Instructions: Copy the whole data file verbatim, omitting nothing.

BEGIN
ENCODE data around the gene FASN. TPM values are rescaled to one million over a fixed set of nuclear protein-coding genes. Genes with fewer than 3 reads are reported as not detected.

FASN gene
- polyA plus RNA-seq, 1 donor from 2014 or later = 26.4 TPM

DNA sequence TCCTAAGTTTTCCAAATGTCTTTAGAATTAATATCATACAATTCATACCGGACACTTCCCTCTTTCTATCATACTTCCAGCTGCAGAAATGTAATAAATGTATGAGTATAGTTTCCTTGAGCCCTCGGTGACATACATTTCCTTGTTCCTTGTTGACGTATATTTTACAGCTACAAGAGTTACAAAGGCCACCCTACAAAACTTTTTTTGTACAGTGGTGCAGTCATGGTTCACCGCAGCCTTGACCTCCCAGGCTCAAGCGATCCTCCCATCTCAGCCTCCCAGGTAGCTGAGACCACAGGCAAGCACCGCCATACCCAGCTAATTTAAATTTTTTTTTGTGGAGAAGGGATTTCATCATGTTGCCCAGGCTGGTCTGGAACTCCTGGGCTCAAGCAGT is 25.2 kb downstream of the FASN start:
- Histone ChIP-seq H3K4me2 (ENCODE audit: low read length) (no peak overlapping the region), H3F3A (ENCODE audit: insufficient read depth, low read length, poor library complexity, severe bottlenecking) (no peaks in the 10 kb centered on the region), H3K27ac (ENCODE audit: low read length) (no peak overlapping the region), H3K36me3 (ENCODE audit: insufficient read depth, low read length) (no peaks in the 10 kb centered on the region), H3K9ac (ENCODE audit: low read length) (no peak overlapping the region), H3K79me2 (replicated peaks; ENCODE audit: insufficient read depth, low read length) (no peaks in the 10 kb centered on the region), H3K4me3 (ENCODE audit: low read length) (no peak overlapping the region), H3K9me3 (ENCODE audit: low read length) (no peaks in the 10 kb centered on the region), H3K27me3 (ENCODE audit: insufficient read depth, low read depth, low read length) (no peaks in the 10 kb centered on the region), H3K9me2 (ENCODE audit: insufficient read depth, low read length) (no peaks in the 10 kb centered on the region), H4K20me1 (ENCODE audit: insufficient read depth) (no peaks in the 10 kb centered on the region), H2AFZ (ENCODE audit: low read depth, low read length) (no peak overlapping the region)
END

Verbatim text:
ENCODE data around the gene FASN. TPM values are rescaled to one million over a fixed set of nuclear protein-coding genes. Genes with fewer than 3 reads are reported as not detected.

FASN gene
- polyA plus RNA-seq, 1 donor from 2014 or later = 26.4 TPM

DNA sequence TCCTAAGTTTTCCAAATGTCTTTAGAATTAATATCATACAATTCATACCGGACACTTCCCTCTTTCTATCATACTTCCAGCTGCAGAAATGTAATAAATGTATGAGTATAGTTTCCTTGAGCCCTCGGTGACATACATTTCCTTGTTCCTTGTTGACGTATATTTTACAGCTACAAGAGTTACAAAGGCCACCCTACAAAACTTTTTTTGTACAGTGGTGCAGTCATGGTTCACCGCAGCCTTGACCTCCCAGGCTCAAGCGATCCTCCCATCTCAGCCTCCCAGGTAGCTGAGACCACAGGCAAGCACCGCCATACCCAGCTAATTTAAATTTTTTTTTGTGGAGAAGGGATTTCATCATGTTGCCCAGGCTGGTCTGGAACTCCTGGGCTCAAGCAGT is 25.2 kb downstream of the FASN start:
- Histone ChIP-seq H3K4me2 (ENCODE audit: low read length) (no peak overlapping the region), H3F3A (ENCODE audit: insufficient read depth, low read length, poor library complexity, severe bottlenecking) (no peaks in the 10 kb centered on the region), H3K27ac (ENCODE audit: low read length) (no peak overlapping the region), H3K36me3 (ENCODE audit: insufficient read depth, low read length) (no peaks in the 10 kb centered on the region), H3K9ac (ENCODE audit: low read length) (no peak overlapping the region), H3K79me2 (replicated peaks; ENCODE audit: insufficient read depth, low read length) (no peaks in the 10 kb centered on the region), H3K4me3 (ENCODE audit: low read length) (no peak overlapping the region), H3K9me3 (ENCODE audit: low read length) (no peaks in the 10 kb centered on the region), H3K27me3 (ENCODE audit: insufficient read depth, low read depth, low read length) (no peaks in the 10 kb centered on the region), H3K9me2 (ENCODE audit: insufficient read depth, low read length) (no peaks in the 10 kb centered on the region), H4K20me1 (ENCODE audit: insufficient read depth) (no peaks in the 10 kb centered on the region), H2AFZ (ENCODE audit: low read depth, low read length) (no peak overlapping the region)